Genghis Khan was born "Temujin" in Mongolia around 1162. He married at age 16, but had many wives during his lifetime. At 20, he began building a large army with the intent to destroy individual tribes in Northeast Asia and unite them under his rule. He was successful; the Mongol Empire was the largest empire in the world before the British Empire, and lasted well after his own death in 1227.
Born in north central Mongolia around 1162, Genghis Khan was originally named "Temujin" after a Tatar chieftain that his father, Yesukhei, had captured. Young Temujin was a member of the Borjigin tribe and a descendant of Khabul Khan, who briefly united Mongols against the Jin (Chin) Dynasty of northern China in the early 1100s. According to the "Secret History of the Mongols" (a contemporary account of Mongol history), Temujin was born with a blood clot in his hand, a sign in Mongol folklore that he was destined to become a leader. His mother, Hoelun, taught him the grim reality of living in turbulent Mongol tribal society and the need for alliances.
When Temujin was 9, his father took him to live with the family of his future bride, Borte. On the return trip home, Yesukhei encountered members of the rival Tatar tribe, who invited him to a conciliatory meal, where he was poisoned for past transgressions against the Tatars. Upon hearing of his father's death, Temujin returned home to claim his position as clan chief. However, the clan refused to recognize the young boy's leadership and ostracized his family of younger brothers and half-brothers to near-refugee status. The pressure on the family was great, and in a dispute over the spoils of a hunting expedition, Temujin quarreled with and killed his half-brother, Bekhter, confirming his position as head of the family.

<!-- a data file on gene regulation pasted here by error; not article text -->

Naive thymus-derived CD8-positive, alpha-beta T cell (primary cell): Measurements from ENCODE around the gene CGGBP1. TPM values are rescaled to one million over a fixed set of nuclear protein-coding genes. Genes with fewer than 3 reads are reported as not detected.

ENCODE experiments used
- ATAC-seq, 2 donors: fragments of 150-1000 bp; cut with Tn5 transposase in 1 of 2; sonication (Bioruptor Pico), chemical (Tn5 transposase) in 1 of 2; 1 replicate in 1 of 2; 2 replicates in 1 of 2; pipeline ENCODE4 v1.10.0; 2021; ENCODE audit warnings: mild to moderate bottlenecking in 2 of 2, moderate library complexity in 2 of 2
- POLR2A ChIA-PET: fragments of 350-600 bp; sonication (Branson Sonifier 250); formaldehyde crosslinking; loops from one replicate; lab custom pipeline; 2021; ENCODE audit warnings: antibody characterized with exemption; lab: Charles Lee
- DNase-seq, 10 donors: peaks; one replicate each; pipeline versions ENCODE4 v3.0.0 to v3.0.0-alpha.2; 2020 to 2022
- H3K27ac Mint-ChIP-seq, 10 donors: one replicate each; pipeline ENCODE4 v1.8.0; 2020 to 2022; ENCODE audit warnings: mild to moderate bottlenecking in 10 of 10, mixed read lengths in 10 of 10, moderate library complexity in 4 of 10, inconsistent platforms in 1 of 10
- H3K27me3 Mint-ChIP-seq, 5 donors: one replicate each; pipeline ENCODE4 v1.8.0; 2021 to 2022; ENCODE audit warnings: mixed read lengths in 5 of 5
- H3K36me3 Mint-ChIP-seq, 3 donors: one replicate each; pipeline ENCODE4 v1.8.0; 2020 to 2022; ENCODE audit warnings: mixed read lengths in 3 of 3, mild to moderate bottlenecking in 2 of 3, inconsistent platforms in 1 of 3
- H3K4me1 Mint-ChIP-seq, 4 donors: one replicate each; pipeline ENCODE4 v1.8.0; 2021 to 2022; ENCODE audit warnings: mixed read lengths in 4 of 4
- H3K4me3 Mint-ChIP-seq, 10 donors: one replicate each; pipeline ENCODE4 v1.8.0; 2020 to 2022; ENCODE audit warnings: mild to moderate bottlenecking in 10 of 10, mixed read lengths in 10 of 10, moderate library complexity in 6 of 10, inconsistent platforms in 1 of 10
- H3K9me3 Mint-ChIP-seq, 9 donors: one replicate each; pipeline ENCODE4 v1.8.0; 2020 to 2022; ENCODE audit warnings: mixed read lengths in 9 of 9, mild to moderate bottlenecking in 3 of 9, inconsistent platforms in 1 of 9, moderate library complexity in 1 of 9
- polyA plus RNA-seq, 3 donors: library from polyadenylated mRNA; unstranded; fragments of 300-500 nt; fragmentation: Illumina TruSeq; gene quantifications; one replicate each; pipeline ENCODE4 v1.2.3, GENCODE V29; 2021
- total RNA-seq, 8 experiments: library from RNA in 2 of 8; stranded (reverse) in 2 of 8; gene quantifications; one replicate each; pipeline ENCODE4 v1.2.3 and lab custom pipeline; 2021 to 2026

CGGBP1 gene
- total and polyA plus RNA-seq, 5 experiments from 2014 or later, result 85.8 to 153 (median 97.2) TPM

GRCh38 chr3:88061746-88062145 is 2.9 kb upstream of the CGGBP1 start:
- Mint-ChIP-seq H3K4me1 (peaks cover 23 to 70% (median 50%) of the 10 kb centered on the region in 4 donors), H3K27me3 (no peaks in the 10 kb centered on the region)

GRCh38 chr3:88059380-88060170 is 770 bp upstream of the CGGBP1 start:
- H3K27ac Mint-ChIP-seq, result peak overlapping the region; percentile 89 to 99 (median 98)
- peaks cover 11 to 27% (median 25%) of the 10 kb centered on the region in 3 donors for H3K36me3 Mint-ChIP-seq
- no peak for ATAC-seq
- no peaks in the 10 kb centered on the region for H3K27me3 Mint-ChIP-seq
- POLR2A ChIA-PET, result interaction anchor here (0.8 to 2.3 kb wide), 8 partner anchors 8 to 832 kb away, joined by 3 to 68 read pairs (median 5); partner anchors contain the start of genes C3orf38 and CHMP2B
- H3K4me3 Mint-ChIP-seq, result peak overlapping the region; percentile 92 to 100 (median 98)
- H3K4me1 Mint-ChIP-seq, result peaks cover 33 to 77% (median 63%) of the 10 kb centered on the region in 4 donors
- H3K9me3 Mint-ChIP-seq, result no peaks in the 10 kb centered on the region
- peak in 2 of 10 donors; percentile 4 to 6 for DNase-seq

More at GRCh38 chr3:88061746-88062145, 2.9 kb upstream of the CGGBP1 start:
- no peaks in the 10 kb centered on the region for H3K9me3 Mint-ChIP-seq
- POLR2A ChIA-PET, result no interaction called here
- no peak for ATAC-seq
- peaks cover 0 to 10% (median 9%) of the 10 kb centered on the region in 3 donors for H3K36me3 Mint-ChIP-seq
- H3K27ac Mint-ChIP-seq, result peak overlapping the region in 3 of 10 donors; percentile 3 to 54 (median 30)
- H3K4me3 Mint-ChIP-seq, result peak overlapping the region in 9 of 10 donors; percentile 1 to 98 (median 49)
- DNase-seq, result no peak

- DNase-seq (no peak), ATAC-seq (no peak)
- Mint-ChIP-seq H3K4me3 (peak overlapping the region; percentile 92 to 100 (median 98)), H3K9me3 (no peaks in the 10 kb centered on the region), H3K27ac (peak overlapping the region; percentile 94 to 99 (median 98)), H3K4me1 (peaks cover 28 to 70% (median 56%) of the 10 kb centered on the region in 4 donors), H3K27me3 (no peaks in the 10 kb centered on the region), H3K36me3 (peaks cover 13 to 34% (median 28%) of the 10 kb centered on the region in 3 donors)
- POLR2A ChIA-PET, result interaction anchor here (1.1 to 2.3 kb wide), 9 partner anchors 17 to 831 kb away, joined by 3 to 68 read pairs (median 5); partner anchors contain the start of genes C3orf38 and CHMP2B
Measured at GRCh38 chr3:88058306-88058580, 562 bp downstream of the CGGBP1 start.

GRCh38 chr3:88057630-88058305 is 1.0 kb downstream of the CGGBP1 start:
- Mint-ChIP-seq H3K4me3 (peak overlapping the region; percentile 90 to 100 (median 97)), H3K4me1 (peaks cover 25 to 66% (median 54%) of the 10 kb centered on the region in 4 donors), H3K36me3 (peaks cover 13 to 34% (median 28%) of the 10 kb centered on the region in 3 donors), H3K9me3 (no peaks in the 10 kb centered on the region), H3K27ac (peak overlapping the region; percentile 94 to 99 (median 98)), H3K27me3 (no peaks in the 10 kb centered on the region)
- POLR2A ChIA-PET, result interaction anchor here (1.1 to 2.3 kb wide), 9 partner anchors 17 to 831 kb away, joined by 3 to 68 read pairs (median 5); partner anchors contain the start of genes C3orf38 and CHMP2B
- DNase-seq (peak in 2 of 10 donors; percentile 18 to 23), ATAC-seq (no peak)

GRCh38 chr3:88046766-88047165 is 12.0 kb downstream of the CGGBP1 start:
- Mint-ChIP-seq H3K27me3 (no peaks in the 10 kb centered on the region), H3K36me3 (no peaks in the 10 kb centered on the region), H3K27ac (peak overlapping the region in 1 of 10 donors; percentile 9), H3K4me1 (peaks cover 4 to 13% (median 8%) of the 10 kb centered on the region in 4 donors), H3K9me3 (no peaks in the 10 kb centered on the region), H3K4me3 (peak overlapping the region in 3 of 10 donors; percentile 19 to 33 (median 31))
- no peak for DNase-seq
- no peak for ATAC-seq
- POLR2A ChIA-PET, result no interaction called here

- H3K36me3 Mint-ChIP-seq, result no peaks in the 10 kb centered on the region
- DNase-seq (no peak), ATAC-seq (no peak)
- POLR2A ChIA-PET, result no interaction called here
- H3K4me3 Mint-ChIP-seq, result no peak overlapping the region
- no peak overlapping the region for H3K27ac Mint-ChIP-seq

At 16, Temujin married Borte, cementing the alliance between the Konkirat tribe and his own. Soon after, Borte was kidnapped by the rival Merkit tribe and given to a chieftain as a wife. Temujin was able to rescue her, and soon after, she gave birth to her first son, Jochi. Though Borte's captivity with the Konkirat tribe cast doubt on Jochi's birth, Temujin accepted him as his own. With Borte, Temujin had four sons and many other children with other wives, as was Mongolian custom. However, only his male children with Borte qualified for succession in the family.
The 'Universal Ruler'
When Temujin was about 20, he was captured in a raid by former family allies, the Taichi'uts, and temporarily enslaved. He escaped with the help of a sympathetic captor, and joined his brothers and several other clansmen to form a fighting unit. Temujin began his slow ascent to power by building a large army of more than 20,000 men. He set out to destroy traditional divisions among the various tribes and unite the Mongols under his rule.
Through a combination of outstanding military tactics and merciless brutality, Temujin avenged his father's murder by decimating the Tatar army, and ordered the killing of every Tatar male who was more than approximately 3 feet tall (taller than the linchpin, or axle pin, of a wagon wheel). Temujin's Mongols then defeated the Taichi'ut using a series of massive cavalry attacks, including having all of the Taichi'ut chiefs boiled alive. By 1206, Temujin had also defeated the powerful Naiman tribe, thus giving him control of central and eastern Mongolia.